The leading case on the subject is Ashby v. White, 2 Ld. Raym. 938, where the plaintiff averred that he was a "burgess" and an inhabitant of the borough of Aylesbury, where the election was held; that being such burgess and inhabitant, he had the right to vote; and that the defendants, who were constables of said borough, and officiating as judges of the election, were then and there requested to receive and allow his vote; but that they absolutely refused to receive and allow the same; whereupon he brought his suit, and claimed damages in the sum


of £200. Upon a plea of not guilty, there was a verdict for the plaintiff; and judgment was afterwards arrested, in the king's bench; Powell, Powis and Gould, JJ., held, that the action could not be maintained; but Holt, C. J., dissented, and gave an opinion for the plaintiff; a writ of error was prosecuted in the House of Lords, where the judgment of the king's bench was reversed, and the views of Holt adopted and sustained. But the chief justice did not proceed upon the idea of a natural and inherent right in the citizen to vote; for he expressly says, that before the statute of 8 Hen. VI., ch. 7, any man that had a freehold, though never so small, had a right of voting; but by that statute the right of election was confined to such persons as had lands or tenements to the yearly value of 40s., because, as the statute said, of the tumults and disorders which happened at elections, by the excessive and outrageous number of electors. But he states that the right of election, in that case, was a direct grant, incident to and inseparable from the freehold. It was the case of a burgess, and the plaintiff claimed the right to vote by reason of his burgessship; and Littleton, in his chapter of tenure in burgage (lib. 2, ch. 10, sect. 162, 108 b), was quoted, where he says, "tenure in burgage is, where an ancient borough is, of which the king is lord, of whom the tenants hold by certain rent, and it is but a tenure in socage;" and also sect. 164, where he says, "and it is to wit, that the ancient towns called boroughs be the most ancient towns that be in England, and are called boroughs, because of them come the burgesses to parliament." So that the tenure of burgage was from the antiquity, and their tenure in socage was the reason of their estate, and the right of election was annexed to their estate. There is no such annexation or grant of franchise as to elections in this country.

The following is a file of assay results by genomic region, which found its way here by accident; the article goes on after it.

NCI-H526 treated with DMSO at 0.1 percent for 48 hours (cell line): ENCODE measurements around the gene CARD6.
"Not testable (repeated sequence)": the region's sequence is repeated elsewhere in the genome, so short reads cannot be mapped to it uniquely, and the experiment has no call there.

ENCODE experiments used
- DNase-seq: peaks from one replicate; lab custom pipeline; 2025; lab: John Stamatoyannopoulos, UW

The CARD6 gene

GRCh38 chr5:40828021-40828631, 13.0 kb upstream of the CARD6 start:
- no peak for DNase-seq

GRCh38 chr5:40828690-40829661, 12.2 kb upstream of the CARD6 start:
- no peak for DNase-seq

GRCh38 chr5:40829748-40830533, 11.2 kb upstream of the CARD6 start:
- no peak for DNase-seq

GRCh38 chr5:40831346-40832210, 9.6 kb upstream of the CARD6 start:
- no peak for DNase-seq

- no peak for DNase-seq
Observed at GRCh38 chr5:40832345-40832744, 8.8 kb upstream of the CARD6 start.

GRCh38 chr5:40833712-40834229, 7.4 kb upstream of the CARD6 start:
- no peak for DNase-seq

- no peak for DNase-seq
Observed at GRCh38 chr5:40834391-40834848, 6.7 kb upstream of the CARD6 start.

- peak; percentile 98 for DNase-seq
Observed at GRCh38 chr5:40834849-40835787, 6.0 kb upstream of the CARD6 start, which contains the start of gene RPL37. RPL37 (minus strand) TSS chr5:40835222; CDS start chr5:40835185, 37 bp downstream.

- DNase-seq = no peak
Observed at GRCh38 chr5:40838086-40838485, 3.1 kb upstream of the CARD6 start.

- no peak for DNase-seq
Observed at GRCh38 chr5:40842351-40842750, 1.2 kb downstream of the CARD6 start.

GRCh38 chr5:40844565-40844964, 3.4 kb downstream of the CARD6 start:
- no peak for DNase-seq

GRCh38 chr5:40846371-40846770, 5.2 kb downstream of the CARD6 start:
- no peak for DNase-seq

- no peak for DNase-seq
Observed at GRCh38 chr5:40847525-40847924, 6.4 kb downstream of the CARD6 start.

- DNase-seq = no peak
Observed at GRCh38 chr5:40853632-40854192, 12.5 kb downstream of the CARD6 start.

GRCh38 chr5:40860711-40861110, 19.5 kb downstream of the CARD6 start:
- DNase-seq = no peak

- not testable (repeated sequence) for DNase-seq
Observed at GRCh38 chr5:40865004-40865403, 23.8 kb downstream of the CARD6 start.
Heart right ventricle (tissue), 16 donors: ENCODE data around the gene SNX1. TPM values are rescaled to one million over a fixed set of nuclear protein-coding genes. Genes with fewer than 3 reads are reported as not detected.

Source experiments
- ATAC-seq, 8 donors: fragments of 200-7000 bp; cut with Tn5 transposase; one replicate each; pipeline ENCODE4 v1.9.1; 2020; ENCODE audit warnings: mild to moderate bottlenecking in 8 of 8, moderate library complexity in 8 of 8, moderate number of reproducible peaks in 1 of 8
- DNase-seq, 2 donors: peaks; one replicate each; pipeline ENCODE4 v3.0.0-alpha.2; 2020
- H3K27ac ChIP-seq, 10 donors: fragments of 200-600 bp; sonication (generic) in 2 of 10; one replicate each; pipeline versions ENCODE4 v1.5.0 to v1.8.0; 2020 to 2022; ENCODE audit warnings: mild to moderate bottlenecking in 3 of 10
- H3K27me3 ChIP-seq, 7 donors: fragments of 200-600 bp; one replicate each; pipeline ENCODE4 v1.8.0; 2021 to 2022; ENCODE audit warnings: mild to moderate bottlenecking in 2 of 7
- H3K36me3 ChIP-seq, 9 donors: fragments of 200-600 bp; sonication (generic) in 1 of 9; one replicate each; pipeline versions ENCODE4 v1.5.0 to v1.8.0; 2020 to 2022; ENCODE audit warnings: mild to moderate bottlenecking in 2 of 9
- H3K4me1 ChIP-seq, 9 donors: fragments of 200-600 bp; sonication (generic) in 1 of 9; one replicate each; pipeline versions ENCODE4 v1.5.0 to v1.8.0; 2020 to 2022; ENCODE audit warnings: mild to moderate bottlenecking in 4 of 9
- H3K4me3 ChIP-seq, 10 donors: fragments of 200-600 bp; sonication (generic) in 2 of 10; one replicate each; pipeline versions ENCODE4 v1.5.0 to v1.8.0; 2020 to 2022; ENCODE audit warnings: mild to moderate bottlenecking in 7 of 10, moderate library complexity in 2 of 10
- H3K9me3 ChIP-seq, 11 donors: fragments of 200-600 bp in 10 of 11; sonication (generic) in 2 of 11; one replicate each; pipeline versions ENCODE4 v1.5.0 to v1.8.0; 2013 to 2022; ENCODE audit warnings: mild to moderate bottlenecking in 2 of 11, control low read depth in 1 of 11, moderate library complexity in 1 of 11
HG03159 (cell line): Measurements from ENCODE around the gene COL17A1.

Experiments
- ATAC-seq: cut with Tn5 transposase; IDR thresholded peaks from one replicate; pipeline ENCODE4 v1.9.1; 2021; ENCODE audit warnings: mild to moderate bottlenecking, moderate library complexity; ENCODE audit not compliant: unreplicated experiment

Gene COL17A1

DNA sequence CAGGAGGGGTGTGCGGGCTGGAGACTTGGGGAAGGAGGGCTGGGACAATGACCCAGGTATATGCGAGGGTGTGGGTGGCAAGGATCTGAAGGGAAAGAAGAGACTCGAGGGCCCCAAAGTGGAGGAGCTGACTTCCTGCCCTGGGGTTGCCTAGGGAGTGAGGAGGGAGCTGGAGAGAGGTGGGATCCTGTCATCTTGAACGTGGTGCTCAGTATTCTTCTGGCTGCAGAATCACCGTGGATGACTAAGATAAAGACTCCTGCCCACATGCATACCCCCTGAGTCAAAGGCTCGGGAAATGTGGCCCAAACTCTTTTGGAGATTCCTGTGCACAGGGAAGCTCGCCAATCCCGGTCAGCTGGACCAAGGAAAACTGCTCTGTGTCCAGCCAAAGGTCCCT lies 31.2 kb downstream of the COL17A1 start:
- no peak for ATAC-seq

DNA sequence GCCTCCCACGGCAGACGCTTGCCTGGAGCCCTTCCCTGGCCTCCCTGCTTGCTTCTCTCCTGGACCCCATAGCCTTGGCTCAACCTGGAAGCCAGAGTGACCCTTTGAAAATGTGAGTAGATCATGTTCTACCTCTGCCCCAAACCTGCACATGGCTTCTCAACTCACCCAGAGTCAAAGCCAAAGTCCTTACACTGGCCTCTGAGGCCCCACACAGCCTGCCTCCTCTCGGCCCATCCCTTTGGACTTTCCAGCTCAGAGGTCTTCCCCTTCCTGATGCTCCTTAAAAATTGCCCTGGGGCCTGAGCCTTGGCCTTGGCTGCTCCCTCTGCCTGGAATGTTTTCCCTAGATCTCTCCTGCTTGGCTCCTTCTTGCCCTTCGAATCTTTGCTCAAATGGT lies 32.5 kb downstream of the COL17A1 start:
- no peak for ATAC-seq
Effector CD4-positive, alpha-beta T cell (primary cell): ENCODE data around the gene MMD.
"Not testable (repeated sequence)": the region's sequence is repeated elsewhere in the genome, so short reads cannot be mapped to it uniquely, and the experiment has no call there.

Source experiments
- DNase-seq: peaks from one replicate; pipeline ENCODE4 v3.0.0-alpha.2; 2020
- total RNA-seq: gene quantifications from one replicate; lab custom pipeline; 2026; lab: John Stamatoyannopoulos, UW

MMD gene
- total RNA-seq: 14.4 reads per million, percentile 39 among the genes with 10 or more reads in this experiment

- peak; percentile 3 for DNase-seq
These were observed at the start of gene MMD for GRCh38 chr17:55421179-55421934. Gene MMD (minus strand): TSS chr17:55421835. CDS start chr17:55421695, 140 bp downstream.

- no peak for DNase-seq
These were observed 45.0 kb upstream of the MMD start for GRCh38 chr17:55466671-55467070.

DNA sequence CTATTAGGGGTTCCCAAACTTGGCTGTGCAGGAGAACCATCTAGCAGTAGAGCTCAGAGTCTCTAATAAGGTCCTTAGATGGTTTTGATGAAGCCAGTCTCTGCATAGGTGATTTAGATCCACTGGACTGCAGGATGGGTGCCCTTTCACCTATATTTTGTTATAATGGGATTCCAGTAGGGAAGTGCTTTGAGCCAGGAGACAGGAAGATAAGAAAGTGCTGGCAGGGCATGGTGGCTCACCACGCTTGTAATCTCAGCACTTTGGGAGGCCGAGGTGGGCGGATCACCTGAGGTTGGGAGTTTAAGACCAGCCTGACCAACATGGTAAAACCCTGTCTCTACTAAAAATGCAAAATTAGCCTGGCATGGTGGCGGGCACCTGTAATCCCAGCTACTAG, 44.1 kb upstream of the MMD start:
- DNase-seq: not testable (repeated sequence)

It will not now be necessary to inquire by what charter or authority, and upon what terms, the citizen is invested with the ballot in this state. As before remarked, outside


of society, and disconnected with government, no person either has or can exercise the elective franchise, as a natural right, and he only receives it, upon entering the social compact, subject to such qualifications as may be prescribed. Prior to the adoption of the federal constitution, the respective states possessed unlimited and unrestricted sovereignty, and retained the same ever afterwards, except so far as they granted certain powers to the general government, or prohibited themselves from doing certain acts; every state reserved to itself the exclusive right of regulating its own internal government and police.

Prior to the year 1820, Missouri was a mere territory, not a state clothed with the power of self-government; but, in pursuance of the authority of the act of congress of 6th March, passed in that year, the inhabitants of the territory of Missouri elected delegates to a convention to form a constitution for the state. The only limitation imposed by congress was, that the constitution, when formed, should "be republican, and not inconsistent with the constitution of the United States;" subject to these conditions, there was no limitation or restraint upon their action as to the organism and principles of the state they were about to form. The people, through their representatives assembled in convention, proceeded to form the constitution, which was to organize them into a state; and in the declaration of rights, embodied in that constitution, as general, great and essential principles of liberty and free government, we find the following: 1. "That all political power is vested in and derived from the people:" 2. "That the people of this state have the inherent, sole and exclusive right of regulating the internal government and police thereof, and of altering and abolishing their constitution and form of government, whenever it may be necessary to their safety and happiness.' With these provisions in her constitution, Missouri was admitted into the union, and recognised as one of the sisters in the republic, on the same terms, and with the same powers, as the original states; her admission was a